From Christopher Harrity’s review for The Advocate:
Berlin, before the rise of the Nazi party in the early part of the last century, was one of the most evolved cities in Europe regarding homosexuality. Germany was both very open to the idea of a gay identity (the word homosexual was coined in Germany in 1869 as an understood identity) and at the same time repressed (Paragraph 175 [1871-1977] was part of the German Criminal Code that equated homosexuality with bestiality and child rape).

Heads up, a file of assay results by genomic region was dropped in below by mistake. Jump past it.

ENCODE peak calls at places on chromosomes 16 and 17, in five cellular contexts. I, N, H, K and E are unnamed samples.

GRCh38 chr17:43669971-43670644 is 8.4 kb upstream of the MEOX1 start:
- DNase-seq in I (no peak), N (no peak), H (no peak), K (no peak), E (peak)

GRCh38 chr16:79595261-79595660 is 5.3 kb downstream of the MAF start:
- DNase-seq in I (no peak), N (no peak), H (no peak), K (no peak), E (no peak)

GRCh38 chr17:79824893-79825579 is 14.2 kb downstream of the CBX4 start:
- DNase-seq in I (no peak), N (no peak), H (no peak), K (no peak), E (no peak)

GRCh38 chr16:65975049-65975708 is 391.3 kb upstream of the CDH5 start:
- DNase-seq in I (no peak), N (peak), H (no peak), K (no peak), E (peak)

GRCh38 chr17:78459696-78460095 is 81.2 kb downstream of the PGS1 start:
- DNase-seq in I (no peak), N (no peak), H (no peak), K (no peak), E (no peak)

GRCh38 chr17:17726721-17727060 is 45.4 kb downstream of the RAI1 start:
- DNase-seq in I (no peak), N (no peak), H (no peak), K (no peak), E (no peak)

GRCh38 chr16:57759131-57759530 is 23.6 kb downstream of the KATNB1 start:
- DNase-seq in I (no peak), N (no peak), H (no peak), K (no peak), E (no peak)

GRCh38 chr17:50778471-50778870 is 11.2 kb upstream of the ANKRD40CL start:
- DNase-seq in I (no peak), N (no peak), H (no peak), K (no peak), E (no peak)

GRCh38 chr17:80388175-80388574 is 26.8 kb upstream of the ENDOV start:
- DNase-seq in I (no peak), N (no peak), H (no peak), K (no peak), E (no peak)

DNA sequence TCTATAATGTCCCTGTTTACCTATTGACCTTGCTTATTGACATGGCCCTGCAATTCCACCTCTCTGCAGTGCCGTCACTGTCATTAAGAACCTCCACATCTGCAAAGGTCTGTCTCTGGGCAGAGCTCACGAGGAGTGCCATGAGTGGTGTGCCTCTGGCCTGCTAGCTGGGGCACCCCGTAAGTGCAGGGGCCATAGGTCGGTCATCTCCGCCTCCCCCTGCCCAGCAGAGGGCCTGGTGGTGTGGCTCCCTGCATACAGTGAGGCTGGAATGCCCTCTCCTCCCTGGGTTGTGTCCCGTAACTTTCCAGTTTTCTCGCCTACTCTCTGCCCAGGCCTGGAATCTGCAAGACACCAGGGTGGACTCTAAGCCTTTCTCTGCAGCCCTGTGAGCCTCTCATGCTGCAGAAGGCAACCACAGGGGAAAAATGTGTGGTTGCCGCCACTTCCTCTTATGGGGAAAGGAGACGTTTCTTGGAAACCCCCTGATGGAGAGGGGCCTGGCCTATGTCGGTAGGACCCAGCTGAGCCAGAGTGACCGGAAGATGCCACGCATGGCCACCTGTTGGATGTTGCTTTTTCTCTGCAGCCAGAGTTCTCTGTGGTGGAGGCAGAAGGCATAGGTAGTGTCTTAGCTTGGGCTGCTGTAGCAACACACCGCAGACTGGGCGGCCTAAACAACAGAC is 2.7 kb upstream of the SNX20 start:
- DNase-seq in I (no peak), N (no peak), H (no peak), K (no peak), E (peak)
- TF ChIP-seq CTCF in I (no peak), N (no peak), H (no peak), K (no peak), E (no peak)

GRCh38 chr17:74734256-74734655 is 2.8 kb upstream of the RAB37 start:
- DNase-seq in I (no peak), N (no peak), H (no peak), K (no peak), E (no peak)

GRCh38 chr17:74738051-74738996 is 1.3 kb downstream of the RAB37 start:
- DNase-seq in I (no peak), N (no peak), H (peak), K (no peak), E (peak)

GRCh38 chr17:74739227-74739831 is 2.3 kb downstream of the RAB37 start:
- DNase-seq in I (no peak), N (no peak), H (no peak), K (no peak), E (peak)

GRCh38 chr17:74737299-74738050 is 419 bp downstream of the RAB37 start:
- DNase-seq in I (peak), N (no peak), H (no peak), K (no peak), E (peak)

While Berlin became the capital of the world for open gay expression and identity, at the same time the Nazi party expanded the scope of Paragraph 175 which resulted in thousands of gay men being prosecuted, imprisoned and put to death.
Pacifico Silano’s first solo exhibit takes its title, Against Nature, from the language of Paragraph 175. It uses the gritty images and color scheme of the Nazi party and of the Prussian national movements. Comprised of found and researched images, his own photography and ephemera, Silano considers the relationship of the individual to the collective as it relates to identity, memory, history, and the Holocaust.